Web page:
Labor Cost Index and Employment Data are the main events this week. Here’s an outlook for the events in New Zealand, and an updated technical analysis for MZD/USD.
Prime Minister John Key considers selling $10 billion of key assets including state owned power companies and a stake in Air New Zealand in order to pay down Government debt a year earlier. The Government would consider Treasury’s advice and make its plans clear well before the election. The partial sales would have to provide good opportunities for investors, the freed-up capital would be used to fund new public assets and they would have to be satisfied that industry-specific regulations would protect consumers.
NZD/USD daily chart with support and resistance lines on it. Click to enlarge:
- Building Consents: Sunday, 21:45. Signs of improvement in the housing market with a seasonally adjusted gain of 8.8% in November following 1.8% drop in the previous month. Building consents in November reached the highest level since May 2009, at $479 million.
Trade Balance: Sunday, 21:45. New Zealand’s trade balance deficit grew more-than-expected last month reaching 186.00 Million from 224.00 Million in the prior month.
Analysts had expected the trade balance to fall to -151.00M last month. Trade balance deficit is predicted to decrease to Million.
Labor Cost Index: Monday, 21:45. Private sector salary and wage rates rose 0.5 percent while public sector rates rose 0.3 percent in the September 2010 quarter. In seasonally adjusted terms, total gross earnings increased 0.8 percent for the September 2010 quarter, while total paid hours increased 0.2 percent. A further increase of 0.5% in Labor Cost Index is expected. ANZ Commodity Prices: Wednesday, 2:00. ANZ Commodity Price Index surged 2.0% following the increase in global demand at the end of last year indicating a growing economy.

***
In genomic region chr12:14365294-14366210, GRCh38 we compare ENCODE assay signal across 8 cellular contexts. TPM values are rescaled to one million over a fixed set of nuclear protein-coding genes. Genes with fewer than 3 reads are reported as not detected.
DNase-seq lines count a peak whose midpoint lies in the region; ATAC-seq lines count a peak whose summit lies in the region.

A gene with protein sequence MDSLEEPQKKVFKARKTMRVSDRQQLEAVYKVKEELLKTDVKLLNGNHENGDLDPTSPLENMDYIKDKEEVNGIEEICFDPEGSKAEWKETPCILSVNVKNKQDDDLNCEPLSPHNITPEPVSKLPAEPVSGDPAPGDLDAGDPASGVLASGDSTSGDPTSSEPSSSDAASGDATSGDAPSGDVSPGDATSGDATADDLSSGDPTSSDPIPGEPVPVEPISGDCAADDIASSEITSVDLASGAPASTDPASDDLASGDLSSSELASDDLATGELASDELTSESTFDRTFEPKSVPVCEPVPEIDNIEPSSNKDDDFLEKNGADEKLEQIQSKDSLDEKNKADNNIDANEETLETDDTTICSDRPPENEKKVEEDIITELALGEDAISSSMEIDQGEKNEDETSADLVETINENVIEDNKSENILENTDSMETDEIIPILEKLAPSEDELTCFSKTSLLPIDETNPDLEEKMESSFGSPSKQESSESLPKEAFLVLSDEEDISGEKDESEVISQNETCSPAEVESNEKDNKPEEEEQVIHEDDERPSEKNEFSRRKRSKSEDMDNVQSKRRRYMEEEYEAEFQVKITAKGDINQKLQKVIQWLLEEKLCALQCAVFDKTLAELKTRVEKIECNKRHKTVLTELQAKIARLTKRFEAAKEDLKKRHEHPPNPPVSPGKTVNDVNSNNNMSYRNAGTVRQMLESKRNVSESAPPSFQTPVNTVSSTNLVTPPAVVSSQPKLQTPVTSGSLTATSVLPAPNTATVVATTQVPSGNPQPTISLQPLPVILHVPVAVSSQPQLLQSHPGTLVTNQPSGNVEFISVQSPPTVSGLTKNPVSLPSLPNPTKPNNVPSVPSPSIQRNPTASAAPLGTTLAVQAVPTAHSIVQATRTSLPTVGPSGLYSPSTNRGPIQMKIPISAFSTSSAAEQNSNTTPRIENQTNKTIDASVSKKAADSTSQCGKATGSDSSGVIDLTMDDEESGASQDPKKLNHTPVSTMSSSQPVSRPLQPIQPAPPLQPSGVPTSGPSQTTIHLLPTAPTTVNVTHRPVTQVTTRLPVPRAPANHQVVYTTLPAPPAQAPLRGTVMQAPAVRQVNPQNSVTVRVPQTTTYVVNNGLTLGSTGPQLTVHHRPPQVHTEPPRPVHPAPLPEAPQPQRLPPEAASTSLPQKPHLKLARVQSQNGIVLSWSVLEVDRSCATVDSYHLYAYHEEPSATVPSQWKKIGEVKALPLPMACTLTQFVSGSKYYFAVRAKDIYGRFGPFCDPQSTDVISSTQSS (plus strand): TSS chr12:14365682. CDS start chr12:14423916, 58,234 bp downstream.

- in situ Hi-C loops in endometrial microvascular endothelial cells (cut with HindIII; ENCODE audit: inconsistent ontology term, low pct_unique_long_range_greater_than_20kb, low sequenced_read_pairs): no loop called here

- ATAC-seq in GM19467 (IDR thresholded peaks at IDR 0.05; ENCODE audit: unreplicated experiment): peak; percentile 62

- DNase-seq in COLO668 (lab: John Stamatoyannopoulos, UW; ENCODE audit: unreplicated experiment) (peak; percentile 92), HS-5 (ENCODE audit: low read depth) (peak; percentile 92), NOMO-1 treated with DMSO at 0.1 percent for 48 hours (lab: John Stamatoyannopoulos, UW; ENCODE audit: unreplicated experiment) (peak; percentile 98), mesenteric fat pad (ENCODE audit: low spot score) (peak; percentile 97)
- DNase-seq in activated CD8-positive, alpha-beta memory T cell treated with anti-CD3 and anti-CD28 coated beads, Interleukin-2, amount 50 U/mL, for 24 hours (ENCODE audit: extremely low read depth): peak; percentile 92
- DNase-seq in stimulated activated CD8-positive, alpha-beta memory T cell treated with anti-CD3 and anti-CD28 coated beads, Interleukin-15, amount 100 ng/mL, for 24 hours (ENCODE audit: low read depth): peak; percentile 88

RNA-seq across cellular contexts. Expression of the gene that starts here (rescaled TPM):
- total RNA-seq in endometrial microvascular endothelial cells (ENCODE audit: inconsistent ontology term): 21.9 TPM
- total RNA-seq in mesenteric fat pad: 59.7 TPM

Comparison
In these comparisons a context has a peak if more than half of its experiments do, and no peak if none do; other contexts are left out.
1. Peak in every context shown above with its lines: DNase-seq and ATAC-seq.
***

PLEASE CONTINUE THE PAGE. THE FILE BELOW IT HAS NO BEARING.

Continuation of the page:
Employment Data: Wednesday, 21:45 New Zealand’s seasonally adjusted unemployment rate fell to 6.4 percent in the September 2010 quarter. The unemployment rate in the June 2010 quarter was 6.9 percent. The employment in New Zealand grew 1.0 percent in September, compared to the expected value of 0.5 percent. Unemployment is predicted to grow to 6.5% while an increase of 0.2% in new jobs is expected.
Visitor Arrivals: Thursday: 21:45. The number of short-term visitor in New Zealand rose to 3.0% for November 2010 compare to November 2009, while in October the 2010 rate dropped 2.0%. Migration slightly rose, mainly because people tent to move to Australia which offers higher wages and has lower unemployment rates.
* All times are GMT.
NZD/USD Technical Analysis
The New Zealand dollar had a good week, rising and getting stuck at 0.78, a new line that didn’t appear last week. It eventually suffered from the Egyptian crisis and closed at 0.7720.
Looking up, 0.7738 is the immediate line of resistance – it worked as support at the beginning of November. It’s followed by 0.78, which capped the pair in the past week.
Above, 0.7836, which was a peak in November is the next line. Higher, 0.7975 was the 2010 high and serves as strong resistance, just under the round number of 0.80.
Even higher, 0.81 was an important resistance level back in 2008, and it’s followed by the all-time high of 0.8214.
Looking down, the 0.7673 line, which was a stubborn peak during November, provides immediate support. 0.7644 is the next minor line after capping NZD/USD in October.
Strong support appears at 0.7523, that was a peak a long time ago, and provided support for the kiwi two weeks ago. Below this strong line, 0.74 is yet another strong line of support, after cushioning a fall a few months ago.
When 0.74 was finally broken, it was followed closely by 0.7350 – which is now of high importance as well. Below, 0.7210 was a stepping stone for the kiwi on the way up and now provides support.
Even lower, 0.7140 was a resistance line in July and also in August, and now works as support. The last line for now is 0.6950, which was the lowest line in 6 months.
I am neutral on NZD/USD.
The rise in commodity prices, especially food, boost the kiwi, despite the Egyptian crisis that triggers risk aversive trading. These two forces balance each other.
- For a broad view of all the week’s major events worldwide, read the USD outlook.
- For EUR/USD, check out the Euro/Dollar forecast.
- For the Japanese yen, read the USD/JPY forecast.
- For GBP/USD (cable), look into the British Pound forecast.
- For the Australian dollar (Aussie), check out the AUD to USD forecast.
- For USD/CAD (loonie), check out the Canadian dollar.